NIMASA commences process to end gas emission on vessels

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As part of efforts to end green-house gas emissions from vessels, the Nigerian Maritime Administration and Safety Agency (NIMASA) on May 10 had an inaugural installation of a fuel consumption data collection device known as the Thorium-X tablet, on board a Nigerian-flagged fuel tanker vessel, named MT KINGIS.

The pilot project came as fallout of the Maritime Technology Cooperation Centre (MTCC) conference held in Kenya in March, aimed at reducing fuel consumption by vessels. It was also targeted at developing countries, and Nigeria was made a priority and nominated for the pilot project.

Speaking at the ceremony, Dakuku Peterside, director-general of NIMASA, reiterated the Agency’s commitment to global best practices in the execution of its mandate of regulating the maritime industry.

Peterside, who was represented by Felicia Mogo, head of the Marine Environment Management Unit at NIMASA, said the agency is ensuring that Nigeria keep to global best practices with a commendable track record in administration and regulation in the maritime sector.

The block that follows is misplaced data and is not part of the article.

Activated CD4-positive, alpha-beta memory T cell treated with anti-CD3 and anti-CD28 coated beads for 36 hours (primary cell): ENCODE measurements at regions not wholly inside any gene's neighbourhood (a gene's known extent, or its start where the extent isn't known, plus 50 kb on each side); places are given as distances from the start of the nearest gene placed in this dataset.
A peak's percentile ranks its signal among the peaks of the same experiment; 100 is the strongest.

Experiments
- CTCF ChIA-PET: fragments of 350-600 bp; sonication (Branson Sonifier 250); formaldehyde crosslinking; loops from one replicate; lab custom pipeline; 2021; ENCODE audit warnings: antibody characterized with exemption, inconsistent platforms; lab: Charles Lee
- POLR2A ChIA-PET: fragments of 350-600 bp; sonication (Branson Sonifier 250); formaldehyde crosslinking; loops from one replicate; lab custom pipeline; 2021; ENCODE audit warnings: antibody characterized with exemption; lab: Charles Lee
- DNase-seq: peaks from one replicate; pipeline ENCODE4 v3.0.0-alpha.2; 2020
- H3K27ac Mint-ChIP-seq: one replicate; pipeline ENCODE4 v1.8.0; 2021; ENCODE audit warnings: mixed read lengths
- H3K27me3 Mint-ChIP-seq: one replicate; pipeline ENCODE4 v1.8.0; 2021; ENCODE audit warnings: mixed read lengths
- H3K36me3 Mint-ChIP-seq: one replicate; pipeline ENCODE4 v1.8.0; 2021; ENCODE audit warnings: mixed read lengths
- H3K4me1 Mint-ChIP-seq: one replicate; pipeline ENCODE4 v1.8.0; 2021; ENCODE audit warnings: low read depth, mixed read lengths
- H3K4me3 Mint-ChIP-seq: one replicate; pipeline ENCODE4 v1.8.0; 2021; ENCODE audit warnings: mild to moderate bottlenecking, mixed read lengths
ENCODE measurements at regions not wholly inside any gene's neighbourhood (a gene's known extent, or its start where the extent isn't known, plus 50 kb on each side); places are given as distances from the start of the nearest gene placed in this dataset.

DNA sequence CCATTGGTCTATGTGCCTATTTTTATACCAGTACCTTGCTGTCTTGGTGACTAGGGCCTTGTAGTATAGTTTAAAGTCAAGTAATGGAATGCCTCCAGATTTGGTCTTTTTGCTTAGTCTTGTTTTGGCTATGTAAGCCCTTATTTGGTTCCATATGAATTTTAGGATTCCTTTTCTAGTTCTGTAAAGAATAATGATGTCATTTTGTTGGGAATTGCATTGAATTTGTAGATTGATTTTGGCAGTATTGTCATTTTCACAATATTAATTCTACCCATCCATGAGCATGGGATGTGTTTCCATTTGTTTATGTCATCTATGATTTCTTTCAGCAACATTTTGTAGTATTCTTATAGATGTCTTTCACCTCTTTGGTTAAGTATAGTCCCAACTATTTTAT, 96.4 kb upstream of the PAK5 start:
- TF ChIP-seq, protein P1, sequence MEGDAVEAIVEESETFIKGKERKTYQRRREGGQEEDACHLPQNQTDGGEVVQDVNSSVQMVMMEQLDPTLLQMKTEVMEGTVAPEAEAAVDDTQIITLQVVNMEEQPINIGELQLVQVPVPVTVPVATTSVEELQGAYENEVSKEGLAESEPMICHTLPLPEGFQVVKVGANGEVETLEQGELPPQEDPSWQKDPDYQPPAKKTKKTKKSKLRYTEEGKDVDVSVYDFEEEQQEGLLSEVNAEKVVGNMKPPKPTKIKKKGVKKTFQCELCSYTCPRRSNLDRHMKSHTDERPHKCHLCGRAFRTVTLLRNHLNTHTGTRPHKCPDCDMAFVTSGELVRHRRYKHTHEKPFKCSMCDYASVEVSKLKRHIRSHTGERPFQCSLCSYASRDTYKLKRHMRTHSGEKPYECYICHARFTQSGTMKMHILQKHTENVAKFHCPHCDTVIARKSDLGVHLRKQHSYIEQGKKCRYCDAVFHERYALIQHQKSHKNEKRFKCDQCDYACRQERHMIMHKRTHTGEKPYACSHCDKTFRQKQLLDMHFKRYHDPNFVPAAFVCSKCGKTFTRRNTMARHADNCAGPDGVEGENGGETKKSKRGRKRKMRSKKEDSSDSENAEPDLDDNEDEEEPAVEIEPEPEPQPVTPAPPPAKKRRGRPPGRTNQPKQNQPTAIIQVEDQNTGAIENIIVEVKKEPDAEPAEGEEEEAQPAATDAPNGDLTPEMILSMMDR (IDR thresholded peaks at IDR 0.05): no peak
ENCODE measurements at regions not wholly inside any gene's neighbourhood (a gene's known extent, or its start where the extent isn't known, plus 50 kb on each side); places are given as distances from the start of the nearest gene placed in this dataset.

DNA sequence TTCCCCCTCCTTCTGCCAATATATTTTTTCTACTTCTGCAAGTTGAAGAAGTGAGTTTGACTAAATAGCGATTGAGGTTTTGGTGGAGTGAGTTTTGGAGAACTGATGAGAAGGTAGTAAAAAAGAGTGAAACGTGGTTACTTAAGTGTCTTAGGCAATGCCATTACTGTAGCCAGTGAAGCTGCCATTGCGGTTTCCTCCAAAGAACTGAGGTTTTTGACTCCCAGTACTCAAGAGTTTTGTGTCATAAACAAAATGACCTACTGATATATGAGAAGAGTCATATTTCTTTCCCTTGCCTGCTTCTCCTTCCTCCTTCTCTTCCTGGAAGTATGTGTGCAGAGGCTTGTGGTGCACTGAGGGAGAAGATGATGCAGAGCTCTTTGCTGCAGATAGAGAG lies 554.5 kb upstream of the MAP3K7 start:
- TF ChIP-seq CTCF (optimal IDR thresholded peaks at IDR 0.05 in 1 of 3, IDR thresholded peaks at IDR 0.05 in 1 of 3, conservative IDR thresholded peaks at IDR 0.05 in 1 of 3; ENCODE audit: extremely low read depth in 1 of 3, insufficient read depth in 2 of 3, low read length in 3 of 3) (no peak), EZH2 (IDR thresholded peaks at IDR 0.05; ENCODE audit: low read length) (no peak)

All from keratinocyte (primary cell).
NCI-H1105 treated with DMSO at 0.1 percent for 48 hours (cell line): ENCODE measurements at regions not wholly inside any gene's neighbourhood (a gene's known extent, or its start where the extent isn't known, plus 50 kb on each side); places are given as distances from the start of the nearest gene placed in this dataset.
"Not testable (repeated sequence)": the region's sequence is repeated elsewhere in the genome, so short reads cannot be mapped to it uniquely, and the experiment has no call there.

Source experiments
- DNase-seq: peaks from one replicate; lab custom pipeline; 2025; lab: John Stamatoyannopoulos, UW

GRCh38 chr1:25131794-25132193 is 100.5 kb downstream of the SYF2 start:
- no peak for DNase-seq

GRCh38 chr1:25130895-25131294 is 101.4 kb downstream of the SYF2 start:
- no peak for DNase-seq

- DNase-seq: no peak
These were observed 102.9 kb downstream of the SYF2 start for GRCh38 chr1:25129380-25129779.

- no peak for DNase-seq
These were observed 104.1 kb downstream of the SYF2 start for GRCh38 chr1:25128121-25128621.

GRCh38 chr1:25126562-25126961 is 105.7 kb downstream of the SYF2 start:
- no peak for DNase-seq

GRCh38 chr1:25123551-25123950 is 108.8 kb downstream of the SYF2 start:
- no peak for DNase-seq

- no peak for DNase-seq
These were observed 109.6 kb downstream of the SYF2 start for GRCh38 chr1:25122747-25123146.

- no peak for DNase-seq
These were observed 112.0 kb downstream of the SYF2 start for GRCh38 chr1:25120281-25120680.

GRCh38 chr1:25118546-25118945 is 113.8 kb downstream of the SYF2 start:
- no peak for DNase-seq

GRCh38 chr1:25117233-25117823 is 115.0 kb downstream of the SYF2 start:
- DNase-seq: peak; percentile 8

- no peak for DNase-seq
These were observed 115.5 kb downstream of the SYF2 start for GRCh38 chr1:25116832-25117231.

“NIMASA was chosen to lead the project in Nigeria, being the chosen country in the West and Central Africa region.  This pilot project will last a year but the data will be reported to the Kenyan portal, then it goes to the IMO global portal after every voyage,” he said.

“Reports will be collated and sent after a three-month period. The findings and analysis are then recorded and reported at the end of the year to inform the country the amount of fuel being consumed annually on each voyage and how much GHG is being emitted,” he added.
The launch of the fuel consumption data collection device is in line with the decision of the International Maritime Organisation (IMO) to reduce fuel consumption by vessels as well as Green House Gases (GHG) and
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NIMASA grows Nigerian-owned Cabotage vessels by 33% to 125 in 2018

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Following its zero tolerance on granting manning waivers, the Nigerian Maritime Administration and Safety Agency (NIMASA) increased the number of vessels owned by Nigerians by 33 percent between January-June 2018, says NIMASA 2018 half year report.

The number of vessels registered by the agency to fly the Nigerian flag rose to 125 from the 94 vessels registered in 2017, according to the report.

According to the half-year report released by the agency, which was sighted by BusinessDay, vessels manned by Nigerians within the period under review also increased as a total of 2,840 Nigerian officers and ratings were recommended to be placed on-board Cabotage vessels in 2018.

This represents a 58 percent increase as against 1,789 Nigerian seafarers recommended by the agency to be placed on-board Cabotage vessels in the same period in 2017.